The following is a transcript of a presentation given on June 25, 2009 by Dr. Mike Denham to the 10th Judicial Circuit Historical Committee. The presentation was given at a luncheon hosted by the law firm of Boswell & Dunlap.
First, I want to thank the Boswell & Dunlap Law firm for hosting us for this lunch gathering.
I also want to thank Judge Mary Catherine Green for inviting me to speak on the 1899 Montage composite of the Florida Bench and Bar. I also want to congratulate Judge Green, Judge Estrada and all the others involved in investigating the history of Florida’s 10th Judicial circuit, and I look forward to being involved in the work of the committee as time passes.
Back on May 15th at the first event sponsored by the committee we were treated to an excellent panel discussion of four veterans and the bar and the bench of the 10th circuit: Judge Oliver Green, Polk County Attorney Robert Trohn, Public Defender Marion Moorman, and Prosecutor Jerry Hill. Together they represented nearly 120 years of practicing in law in the tenth Circuit. The stories were enlightening, humorous, and educational, but the major theme I took away from the morning was CHANGE. If history teaches us anything it is that change dominates the human experience, and all four commentators were struck by how the law profession, their work, and daily activities had changed since they began.
But now to the montage. First, the 1899 Florida historical context: 1899 was one year after the U. S. Supreme Court in Plessey v. Ferguson, upheld the notion of “separate but equal” as the law of the land. Segregation, was supreme in the South and Florida and there was no end in sight. Women could not vote but exerted influence in clubs, religious and benevolent societies. William Dunning Bloxham—a redeemer or “Bourbon” leader was nearing the end of his second term. (Bloxham was the only Florida Governor to serve two non-consecutive terms—the first began in 1881.) Floridians were recovering from the Panic of 1893 and the Great Freeze of the next year and were looking forward to a new prosperous century. Florida’s population approached one million and growing, with the three largest cities being Jacksonville, Tampa, and Key West. Jacksonville was booming. Nearly a third of all of those represented here hailed from this prosperous New South city, and not surprisingly more than two-thirds of these images are of lawyers from Florida’s largest towns. Railroads were pushing south into the peninsula. By 1899 railroads had crisscrossed the state. Plant’s trains entered Tampa by 1884. Flagler’s trains ran the entire length of the Atlantic coast, reaching Miami in 1896. Trains brought visitors to what some referred to as an exotic tropical paradise. The trains also exported oranges, vegetables, phosphate, and timber out of the state.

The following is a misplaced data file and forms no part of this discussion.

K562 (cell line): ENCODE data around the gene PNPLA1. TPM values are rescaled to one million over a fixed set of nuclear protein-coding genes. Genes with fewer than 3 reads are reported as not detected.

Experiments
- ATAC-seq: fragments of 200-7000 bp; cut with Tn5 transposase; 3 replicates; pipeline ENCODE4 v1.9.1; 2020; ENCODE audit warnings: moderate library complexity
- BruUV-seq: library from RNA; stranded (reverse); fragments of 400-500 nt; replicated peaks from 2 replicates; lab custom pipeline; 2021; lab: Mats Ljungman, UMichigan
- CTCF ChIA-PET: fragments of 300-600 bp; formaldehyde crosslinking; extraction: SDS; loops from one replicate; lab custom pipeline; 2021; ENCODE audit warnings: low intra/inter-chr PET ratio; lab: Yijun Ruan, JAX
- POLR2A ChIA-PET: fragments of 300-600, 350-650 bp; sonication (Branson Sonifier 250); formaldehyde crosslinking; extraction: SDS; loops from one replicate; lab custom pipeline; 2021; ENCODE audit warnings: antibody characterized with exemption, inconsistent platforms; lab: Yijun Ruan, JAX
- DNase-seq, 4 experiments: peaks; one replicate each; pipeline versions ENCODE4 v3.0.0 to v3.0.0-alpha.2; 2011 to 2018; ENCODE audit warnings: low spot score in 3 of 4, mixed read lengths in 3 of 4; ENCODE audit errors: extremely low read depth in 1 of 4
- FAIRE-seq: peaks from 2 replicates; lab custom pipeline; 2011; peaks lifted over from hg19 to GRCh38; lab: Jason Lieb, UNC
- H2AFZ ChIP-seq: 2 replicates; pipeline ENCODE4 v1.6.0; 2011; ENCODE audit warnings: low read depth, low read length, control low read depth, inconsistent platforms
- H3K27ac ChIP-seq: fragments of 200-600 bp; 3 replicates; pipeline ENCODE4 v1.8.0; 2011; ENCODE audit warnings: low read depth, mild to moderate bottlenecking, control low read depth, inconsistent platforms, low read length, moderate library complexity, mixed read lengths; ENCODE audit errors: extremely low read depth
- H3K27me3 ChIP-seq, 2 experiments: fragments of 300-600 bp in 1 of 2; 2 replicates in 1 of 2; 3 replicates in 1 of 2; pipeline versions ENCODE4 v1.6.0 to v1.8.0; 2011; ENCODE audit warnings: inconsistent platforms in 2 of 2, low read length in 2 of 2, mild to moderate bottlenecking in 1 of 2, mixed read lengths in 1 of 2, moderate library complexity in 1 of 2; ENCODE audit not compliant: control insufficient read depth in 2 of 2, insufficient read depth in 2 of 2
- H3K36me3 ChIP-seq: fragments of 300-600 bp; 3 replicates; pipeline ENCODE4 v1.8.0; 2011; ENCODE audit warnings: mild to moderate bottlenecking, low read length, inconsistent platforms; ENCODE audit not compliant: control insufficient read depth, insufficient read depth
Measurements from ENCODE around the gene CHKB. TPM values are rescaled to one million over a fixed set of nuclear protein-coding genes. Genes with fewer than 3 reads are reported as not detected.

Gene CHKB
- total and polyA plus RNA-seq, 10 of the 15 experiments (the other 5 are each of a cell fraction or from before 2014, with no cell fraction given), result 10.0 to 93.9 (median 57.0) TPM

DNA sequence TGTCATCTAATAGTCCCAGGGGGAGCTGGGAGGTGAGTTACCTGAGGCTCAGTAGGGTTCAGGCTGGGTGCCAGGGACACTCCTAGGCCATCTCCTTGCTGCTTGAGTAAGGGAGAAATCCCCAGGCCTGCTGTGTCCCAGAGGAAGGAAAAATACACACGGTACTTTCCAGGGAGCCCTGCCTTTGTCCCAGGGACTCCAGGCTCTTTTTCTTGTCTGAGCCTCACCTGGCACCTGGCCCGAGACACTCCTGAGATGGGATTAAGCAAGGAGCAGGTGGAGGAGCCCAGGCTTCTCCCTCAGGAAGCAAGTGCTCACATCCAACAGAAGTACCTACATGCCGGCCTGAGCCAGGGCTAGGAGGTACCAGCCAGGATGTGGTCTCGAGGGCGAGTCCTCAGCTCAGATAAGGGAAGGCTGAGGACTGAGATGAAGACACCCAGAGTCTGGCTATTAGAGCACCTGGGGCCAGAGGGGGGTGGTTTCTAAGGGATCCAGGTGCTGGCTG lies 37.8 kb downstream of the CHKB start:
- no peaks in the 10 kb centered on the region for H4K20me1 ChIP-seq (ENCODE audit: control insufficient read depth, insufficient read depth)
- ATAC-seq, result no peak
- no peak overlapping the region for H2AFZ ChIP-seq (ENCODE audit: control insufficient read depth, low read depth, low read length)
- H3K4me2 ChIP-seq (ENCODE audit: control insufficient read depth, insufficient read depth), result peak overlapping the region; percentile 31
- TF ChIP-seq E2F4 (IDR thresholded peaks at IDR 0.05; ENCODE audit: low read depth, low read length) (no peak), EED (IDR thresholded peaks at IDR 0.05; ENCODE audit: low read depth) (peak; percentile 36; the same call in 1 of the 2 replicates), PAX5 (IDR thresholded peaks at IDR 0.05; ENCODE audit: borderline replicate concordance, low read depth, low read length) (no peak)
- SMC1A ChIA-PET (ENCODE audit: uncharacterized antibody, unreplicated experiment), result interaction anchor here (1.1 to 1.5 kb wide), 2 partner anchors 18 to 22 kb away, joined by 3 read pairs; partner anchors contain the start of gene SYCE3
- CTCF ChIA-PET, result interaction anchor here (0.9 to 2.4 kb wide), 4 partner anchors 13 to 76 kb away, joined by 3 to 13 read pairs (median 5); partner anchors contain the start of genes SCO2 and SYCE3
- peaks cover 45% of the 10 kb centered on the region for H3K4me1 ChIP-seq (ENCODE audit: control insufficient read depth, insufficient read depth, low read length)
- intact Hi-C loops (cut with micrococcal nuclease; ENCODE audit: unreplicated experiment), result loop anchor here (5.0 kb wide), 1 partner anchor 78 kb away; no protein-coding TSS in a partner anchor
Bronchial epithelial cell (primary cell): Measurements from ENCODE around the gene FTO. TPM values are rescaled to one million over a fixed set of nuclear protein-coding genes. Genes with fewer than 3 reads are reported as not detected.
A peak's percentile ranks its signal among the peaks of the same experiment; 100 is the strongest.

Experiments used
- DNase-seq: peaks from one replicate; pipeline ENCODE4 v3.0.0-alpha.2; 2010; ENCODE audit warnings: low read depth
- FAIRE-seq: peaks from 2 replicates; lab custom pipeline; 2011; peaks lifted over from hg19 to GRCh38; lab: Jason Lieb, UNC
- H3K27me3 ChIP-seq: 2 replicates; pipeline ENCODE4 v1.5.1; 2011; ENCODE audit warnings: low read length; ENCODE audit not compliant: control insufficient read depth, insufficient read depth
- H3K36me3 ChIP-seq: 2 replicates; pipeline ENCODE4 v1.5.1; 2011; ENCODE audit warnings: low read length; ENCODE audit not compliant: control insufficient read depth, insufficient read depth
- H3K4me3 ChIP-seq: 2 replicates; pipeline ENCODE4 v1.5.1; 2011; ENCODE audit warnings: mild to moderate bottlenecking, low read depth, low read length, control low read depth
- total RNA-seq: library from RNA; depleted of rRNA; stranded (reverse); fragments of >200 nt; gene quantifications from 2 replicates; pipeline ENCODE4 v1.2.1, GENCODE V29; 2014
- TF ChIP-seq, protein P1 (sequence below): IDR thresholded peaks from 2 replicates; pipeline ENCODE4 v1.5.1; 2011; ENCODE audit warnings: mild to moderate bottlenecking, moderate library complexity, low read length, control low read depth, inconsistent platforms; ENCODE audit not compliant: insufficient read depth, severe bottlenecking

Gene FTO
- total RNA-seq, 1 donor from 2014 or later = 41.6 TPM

When I saw that montage last month the first time with Judge Green and Sam Crosby, I immediately recognized that this image represented a kind of “Who’s Who” of power and influence in the state of Florida. Many of the people presented were lawmakers (back then a “part-time” endeavor). Also there were several older folks represented here. 1899 was thirty-four years after Appomattox and there are several Confederate veterans among this group. The list of 290 also includes two women.
Francis P. Fleming (Jacksonville): Second Florida Infantry of the Confederate Army, fought at Gettysburg, wrote Memoir of Capt. C. Seton Fleming of the Second Florida Infantry. In 1889 Fleming was elected as the fifteenth governor of Florida. One of his first acts was to establish a State Board of Health in response to a serious outbreak of yellow fever that had spread in Jacksonville and around the state, particularly in 1888. Fleming served as governor until 1893. He spent the last years of his life practicing law and helped to reestablish the Florida Historical Society, becoming its president in 1906. He died in Jacksonville on December 20, 1908.